Alexander Barnes

Chemist Barnes receives teacher-scholar award

Alexander Barnes, assistant professor of chemistry in Arts & Sciences at Washington University in St. Louis, has been recognized with a 2018 Camille Dreyfus Teacher-Scholar Award, recognizing his independent scholarship and deep commitment to education.

d’Avignon wins 2013 American Chemical Society Award

Washington University in St. Louis chemist D. André d’Avignon, who manages the university’s high-resolution nuclear magnetic resonance facility, has been named the winner of the 2013 Saint Louis Award. The Saint Louis Award, administered by the St. Louis section of the American Chemical Society, is given to an individual who has made outstanding contributions to the profession of chemistry and demonstrated the potential to further the advancement of the chemical profession.

Lecture, symposium honors Sam Weissman’s 100th birthday

To recognize the 100th birthday of Sam Weissman, Manhattan Project scientist and beloved teacher who helped convert WUSTL’s Department of Chemistry in Arts & Sciences into a modern research department, the department is hosting a poster session, lecture and symposium Thursday and Friday, May 10 and 11.The festivities will include the second annual Weissman lecture, on the topic of the history of nuclear magnetic resonance, which will be delivered Thursday evening by Charles Slichter, PhD, emeritus professor of physics at the University of Illinois.

Scientists learn how horseweed shrugs off herbicide

A team of scientists from Washington University in St. Louis and Monsanto, a St. Louis-based company that makes the glyphosate-based Roundup herbicides, were able to follow molecules of the herbicide as they entered a resistant weed and to discover exactly how the plant disarms it. In a second paper they describe a herbicide application technique that can be used to outfox the resistance mechanism they had discovered.

Einstein experts available to talk about 100th anniversary of his 1905 ground-breaking papers

Remembering Einstein’s “miracle year.”The United Nations has declared 2005 the International Year of Physics — and there’s a very good reason why this particular year was chosen to raise worldwide public awareness of physics. It is also the 100th anniversary of physicist Albert Einstein’s miraculous year in which he wrote five — or three depending on whom you ask — of his most famous scientific papers. Also known as the World Year of Physics, 2005 will feature worldwide events of interest not only to physicists, but also to the general public. Two physicists from Washington University in St. Louis who are both known for their ability to speak and write clearly about physics to the layperson will be giving talks throughout 2005 about Einstein’s ideas and their impact on science and society 100 years later.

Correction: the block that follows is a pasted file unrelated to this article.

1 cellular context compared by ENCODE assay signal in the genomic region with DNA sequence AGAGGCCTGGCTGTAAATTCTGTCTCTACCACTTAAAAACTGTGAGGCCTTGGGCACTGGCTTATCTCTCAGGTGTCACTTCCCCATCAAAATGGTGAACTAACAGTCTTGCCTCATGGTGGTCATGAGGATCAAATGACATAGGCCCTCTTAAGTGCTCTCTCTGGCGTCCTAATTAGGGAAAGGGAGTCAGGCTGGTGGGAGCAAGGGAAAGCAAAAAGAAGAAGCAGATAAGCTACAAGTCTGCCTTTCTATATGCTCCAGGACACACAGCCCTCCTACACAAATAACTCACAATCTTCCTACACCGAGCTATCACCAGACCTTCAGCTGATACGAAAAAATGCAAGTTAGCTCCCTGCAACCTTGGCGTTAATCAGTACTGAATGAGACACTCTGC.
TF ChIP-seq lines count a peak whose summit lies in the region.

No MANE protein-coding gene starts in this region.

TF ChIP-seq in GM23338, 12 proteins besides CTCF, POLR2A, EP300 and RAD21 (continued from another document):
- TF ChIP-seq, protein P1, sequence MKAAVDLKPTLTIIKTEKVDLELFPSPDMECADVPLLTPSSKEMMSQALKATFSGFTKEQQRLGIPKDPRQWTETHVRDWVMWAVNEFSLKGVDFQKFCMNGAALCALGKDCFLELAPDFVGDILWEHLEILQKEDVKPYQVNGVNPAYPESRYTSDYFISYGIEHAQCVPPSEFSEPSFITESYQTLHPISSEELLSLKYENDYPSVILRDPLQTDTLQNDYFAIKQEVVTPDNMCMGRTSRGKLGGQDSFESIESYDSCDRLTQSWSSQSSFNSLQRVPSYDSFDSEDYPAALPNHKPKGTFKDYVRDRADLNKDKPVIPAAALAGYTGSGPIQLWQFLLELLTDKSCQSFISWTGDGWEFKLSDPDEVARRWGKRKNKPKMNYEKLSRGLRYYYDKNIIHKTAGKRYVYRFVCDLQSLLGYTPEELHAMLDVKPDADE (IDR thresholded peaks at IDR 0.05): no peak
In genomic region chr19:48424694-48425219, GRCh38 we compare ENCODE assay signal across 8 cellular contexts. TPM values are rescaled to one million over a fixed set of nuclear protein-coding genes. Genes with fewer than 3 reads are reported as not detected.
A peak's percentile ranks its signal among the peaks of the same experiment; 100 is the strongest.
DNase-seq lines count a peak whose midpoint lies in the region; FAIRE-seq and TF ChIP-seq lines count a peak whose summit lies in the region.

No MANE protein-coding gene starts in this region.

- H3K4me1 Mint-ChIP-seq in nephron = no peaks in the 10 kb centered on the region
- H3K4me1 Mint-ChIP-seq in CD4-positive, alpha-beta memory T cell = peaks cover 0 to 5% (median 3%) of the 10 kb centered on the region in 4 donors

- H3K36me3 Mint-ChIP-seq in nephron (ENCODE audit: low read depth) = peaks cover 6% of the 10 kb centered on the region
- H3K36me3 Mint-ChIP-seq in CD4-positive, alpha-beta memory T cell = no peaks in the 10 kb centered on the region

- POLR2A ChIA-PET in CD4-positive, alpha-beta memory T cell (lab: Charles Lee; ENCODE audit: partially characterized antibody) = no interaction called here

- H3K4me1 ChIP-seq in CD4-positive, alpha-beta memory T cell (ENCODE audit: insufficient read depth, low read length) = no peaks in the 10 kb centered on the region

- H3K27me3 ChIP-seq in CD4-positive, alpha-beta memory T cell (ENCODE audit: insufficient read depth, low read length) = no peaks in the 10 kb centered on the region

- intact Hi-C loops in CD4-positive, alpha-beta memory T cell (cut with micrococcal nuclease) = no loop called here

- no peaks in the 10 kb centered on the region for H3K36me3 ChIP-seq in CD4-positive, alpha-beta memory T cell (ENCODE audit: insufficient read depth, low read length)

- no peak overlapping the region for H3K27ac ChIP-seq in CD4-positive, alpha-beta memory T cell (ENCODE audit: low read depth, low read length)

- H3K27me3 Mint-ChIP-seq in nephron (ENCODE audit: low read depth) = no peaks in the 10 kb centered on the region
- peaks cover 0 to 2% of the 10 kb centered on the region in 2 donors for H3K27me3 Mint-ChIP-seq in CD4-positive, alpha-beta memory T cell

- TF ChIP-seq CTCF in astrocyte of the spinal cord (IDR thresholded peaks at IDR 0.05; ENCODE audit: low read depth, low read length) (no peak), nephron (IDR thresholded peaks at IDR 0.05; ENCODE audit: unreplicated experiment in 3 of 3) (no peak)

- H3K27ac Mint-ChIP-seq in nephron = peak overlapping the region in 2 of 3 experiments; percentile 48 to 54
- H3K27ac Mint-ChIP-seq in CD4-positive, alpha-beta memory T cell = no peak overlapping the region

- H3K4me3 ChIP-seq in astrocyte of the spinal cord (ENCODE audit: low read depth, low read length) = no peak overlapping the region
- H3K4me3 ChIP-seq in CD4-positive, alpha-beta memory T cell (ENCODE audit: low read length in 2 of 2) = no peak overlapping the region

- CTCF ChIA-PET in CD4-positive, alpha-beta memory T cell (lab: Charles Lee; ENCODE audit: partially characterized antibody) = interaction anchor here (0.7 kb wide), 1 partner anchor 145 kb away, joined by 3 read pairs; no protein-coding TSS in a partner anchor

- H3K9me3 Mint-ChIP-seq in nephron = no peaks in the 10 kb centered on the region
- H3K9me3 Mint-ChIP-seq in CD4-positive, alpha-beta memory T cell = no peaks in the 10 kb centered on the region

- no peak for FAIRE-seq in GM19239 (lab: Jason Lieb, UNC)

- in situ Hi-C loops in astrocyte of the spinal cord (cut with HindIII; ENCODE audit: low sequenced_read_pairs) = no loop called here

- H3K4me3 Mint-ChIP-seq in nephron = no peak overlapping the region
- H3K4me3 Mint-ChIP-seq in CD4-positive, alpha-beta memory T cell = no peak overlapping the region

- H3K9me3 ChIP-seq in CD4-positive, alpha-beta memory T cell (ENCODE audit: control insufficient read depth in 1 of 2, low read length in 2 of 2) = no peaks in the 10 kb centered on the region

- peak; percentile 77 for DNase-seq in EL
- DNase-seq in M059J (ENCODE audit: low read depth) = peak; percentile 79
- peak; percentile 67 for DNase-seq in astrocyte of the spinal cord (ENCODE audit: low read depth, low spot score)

Bacterial target may be ideal for new drug treatments

E. Coli (yellow) attaches to a host cell using sticky fibersNew insights into the bacteria responsible for urinary tract infections appear to open up an opportunity for disabling a wide range of infectious bacteria. Researchers at the School of Medicine recently revealed how a protein known as PapD helps E. coli assemble sticky fibers called pili that allow the bacterium to latch onto and infect host cells. Scientists are using what they’ve learned to begin designing pilicides, new treatments that stop pili formation and disrupt the infection process.

Bacterial target may be ideal for new drug treatments

E. Coli (yellow) attaches to a host cell using sticky fibersNew insights into the bacteria responsible for urinary tract infections appear to open up an opportunity for disabling a wide range of infectious bacteria. Researchers at the School of Medicine recently revealed how a protein known as PapD helps E. coli assemble sticky fibers called pili that allow the bacterium to latch onto and infect host cells. Scientists are using what they’ve learned to begin designing pilicides, new treatments that stop pili formation and disrupt the infection process.

Einstein experts available to talk about 100th anniversary of his 1905 ground-breaking papers

Remembering Einstein’s “miracle year.”The United Nations has declared 2005 the International Year of Physics — and there’s a very good reason why this particular year was chosen to raise worldwide public awareness of physics. It is also the 100th anniversary of physicist Albert Einstein’s miraculous year in which he wrote five — or three depending on whom you ask — of his most famous scientific papers. Also known as the World Year of Physics, 2005 will feature worldwide events of interest not only to physicists, but also to the general public. Two physicists from Washington University in St. Louis who are both known for their ability to speak and write clearly about physics to the layperson will be giving talks throughout 2005 about Einstein’s ideas and their impact on science and society 100 years later.